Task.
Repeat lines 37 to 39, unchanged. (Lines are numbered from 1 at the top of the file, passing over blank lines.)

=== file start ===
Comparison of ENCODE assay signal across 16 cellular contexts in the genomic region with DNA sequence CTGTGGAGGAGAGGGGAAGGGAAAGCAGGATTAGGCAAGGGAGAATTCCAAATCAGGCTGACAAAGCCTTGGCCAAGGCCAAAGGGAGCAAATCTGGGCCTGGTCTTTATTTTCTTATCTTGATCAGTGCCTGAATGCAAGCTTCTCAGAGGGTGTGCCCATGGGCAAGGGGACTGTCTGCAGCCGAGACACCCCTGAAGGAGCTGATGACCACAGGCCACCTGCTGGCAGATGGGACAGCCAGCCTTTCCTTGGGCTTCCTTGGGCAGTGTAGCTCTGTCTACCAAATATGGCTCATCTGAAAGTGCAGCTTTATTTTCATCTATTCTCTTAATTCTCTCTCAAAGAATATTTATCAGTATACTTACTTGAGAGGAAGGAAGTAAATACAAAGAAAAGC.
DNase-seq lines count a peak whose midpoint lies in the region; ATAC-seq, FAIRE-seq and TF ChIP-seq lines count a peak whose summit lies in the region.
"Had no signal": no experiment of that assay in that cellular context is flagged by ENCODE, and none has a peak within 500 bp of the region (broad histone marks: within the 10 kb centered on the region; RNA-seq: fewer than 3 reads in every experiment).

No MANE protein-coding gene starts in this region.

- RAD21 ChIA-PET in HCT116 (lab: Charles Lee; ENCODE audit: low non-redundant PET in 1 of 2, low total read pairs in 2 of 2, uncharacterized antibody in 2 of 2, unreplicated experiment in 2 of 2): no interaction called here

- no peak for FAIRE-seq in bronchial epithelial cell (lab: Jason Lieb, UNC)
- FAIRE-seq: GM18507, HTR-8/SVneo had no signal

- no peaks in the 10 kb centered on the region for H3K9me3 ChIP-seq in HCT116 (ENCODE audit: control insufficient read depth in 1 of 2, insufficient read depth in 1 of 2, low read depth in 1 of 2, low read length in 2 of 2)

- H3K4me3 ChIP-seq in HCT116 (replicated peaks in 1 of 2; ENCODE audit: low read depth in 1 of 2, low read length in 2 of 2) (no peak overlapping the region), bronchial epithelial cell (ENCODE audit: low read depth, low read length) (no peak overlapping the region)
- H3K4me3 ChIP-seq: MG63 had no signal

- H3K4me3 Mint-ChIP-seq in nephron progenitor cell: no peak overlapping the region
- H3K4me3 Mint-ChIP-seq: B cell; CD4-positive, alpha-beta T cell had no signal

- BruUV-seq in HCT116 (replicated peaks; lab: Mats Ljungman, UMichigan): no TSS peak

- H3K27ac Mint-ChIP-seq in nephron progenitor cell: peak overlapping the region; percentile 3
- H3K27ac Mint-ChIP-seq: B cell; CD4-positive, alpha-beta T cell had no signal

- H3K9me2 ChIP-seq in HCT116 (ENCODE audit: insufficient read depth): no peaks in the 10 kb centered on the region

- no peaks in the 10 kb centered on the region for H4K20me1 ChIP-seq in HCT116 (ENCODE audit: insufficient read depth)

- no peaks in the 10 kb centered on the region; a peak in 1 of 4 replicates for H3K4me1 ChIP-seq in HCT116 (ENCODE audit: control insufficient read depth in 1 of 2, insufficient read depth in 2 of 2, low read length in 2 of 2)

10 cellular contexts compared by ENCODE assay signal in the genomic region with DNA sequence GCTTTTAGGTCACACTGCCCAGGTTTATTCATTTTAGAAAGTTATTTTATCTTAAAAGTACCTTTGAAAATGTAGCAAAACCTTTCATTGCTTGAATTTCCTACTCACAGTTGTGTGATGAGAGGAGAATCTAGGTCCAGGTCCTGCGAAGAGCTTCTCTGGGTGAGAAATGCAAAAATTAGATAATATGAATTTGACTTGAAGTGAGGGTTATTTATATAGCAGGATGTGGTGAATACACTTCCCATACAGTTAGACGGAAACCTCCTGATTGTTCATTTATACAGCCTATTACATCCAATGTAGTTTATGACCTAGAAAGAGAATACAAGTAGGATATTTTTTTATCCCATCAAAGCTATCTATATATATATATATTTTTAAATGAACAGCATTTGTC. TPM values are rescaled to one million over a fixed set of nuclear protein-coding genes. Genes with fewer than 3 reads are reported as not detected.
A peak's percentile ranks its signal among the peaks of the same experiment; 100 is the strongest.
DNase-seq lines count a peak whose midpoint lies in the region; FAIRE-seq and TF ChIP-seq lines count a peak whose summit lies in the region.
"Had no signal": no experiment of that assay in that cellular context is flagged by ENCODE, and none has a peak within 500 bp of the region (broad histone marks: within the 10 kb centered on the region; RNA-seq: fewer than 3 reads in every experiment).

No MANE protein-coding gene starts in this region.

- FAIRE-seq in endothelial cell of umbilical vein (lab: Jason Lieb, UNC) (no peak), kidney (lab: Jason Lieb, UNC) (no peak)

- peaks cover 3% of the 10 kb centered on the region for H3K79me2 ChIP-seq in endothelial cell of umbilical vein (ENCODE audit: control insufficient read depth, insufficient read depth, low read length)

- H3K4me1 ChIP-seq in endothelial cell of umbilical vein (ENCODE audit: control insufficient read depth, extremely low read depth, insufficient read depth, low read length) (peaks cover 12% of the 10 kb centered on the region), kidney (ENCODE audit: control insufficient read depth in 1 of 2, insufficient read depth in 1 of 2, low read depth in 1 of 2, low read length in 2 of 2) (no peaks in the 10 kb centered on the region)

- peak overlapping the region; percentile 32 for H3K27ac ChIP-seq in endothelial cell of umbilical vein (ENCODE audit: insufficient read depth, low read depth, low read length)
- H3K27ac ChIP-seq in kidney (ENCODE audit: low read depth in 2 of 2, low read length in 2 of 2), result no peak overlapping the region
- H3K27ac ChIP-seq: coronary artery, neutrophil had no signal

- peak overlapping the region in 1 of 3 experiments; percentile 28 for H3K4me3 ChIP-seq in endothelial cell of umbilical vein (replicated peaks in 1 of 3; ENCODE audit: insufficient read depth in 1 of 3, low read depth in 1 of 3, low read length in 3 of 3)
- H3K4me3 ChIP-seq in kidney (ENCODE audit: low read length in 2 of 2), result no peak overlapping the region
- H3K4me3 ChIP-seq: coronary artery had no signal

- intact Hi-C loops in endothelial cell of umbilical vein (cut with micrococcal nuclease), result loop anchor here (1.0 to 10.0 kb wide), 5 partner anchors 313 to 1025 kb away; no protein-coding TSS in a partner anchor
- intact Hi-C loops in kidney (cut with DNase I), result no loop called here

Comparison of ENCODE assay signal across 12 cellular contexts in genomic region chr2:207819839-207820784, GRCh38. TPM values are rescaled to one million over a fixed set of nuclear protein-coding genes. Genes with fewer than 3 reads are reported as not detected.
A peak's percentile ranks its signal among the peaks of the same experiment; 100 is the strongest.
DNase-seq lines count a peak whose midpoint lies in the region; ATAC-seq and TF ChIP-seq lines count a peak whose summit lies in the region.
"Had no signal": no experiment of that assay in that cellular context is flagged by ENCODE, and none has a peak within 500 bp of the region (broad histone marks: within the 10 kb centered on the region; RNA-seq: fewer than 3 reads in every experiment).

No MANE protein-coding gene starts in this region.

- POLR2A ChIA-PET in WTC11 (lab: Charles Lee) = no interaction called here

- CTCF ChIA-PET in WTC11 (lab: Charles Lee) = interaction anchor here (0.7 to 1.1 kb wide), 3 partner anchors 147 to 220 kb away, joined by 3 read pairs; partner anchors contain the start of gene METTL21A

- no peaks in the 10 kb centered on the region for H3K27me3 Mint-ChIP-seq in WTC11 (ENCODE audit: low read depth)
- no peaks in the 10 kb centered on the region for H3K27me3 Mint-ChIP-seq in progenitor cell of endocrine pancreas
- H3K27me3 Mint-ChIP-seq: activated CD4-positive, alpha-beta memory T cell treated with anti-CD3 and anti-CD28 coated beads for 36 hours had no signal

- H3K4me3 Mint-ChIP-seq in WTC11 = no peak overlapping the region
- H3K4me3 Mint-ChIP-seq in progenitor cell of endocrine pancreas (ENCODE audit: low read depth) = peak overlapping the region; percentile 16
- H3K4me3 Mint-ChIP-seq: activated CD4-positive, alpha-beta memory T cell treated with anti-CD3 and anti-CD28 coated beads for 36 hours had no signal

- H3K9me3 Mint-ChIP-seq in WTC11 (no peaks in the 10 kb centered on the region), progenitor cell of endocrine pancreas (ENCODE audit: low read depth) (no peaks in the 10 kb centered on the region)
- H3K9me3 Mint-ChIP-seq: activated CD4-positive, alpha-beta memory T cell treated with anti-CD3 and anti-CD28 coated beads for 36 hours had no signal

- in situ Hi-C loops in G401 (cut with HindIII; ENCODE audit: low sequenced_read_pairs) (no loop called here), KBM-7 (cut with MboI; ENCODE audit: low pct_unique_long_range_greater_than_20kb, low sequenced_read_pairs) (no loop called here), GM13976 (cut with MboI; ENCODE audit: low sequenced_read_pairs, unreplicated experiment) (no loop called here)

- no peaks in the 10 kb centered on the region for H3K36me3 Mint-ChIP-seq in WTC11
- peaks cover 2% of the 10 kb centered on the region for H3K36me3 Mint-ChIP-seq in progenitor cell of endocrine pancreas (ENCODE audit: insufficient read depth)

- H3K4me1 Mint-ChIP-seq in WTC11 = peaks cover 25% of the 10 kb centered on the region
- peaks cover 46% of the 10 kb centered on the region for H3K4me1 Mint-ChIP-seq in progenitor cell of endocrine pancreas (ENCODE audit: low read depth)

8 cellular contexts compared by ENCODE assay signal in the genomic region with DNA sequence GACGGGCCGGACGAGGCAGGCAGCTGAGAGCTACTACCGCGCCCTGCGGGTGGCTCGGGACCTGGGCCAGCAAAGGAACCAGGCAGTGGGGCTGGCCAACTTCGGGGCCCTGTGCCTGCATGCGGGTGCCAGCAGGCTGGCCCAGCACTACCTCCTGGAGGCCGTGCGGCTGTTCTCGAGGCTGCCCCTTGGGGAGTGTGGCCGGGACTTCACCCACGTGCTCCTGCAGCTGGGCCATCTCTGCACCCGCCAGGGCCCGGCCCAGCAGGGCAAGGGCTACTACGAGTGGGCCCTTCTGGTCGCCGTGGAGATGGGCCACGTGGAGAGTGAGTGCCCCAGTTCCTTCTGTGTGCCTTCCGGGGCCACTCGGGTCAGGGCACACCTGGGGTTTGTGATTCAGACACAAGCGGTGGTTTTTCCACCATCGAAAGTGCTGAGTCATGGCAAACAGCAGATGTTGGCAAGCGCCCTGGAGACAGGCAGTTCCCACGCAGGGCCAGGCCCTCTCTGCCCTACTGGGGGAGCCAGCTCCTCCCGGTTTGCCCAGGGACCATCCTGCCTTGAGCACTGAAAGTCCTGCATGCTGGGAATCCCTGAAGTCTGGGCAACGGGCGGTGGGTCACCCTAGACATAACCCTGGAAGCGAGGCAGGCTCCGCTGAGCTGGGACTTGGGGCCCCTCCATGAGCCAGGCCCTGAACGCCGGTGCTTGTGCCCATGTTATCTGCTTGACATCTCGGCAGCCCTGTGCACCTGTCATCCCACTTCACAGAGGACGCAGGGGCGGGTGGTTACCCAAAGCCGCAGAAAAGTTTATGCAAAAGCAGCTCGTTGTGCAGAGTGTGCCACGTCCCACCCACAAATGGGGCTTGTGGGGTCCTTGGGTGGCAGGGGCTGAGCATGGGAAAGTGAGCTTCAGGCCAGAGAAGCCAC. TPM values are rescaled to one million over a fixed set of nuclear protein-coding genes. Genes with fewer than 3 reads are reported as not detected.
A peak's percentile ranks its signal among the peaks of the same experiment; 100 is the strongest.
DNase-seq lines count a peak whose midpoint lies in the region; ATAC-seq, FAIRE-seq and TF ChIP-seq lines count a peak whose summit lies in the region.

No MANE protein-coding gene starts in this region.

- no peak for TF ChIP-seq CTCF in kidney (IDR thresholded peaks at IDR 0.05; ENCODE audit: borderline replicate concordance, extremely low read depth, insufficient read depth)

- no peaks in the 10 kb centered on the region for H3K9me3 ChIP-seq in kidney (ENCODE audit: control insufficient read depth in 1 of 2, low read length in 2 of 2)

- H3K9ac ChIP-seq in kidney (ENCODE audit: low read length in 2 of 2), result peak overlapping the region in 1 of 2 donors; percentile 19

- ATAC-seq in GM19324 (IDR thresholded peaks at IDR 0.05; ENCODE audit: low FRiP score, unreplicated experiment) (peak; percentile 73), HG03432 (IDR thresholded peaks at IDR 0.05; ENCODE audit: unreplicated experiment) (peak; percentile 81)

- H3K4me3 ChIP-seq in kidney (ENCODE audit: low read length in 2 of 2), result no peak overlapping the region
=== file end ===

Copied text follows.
DNase-seq lines count a peak whose midpoint lies in the region; ATAC-seq and TF ChIP-seq lines count a peak whose summit lies in the region.
"Had no signal": no experiment of that assay in that cellular context is flagged by ENCODE, and none has a peak within 500 bp of the region (broad histone marks: within the 10 kb centered on the region; RNA-seq: fewer than 3 reads in every experiment).

No MANE protein-coding gene starts in this region.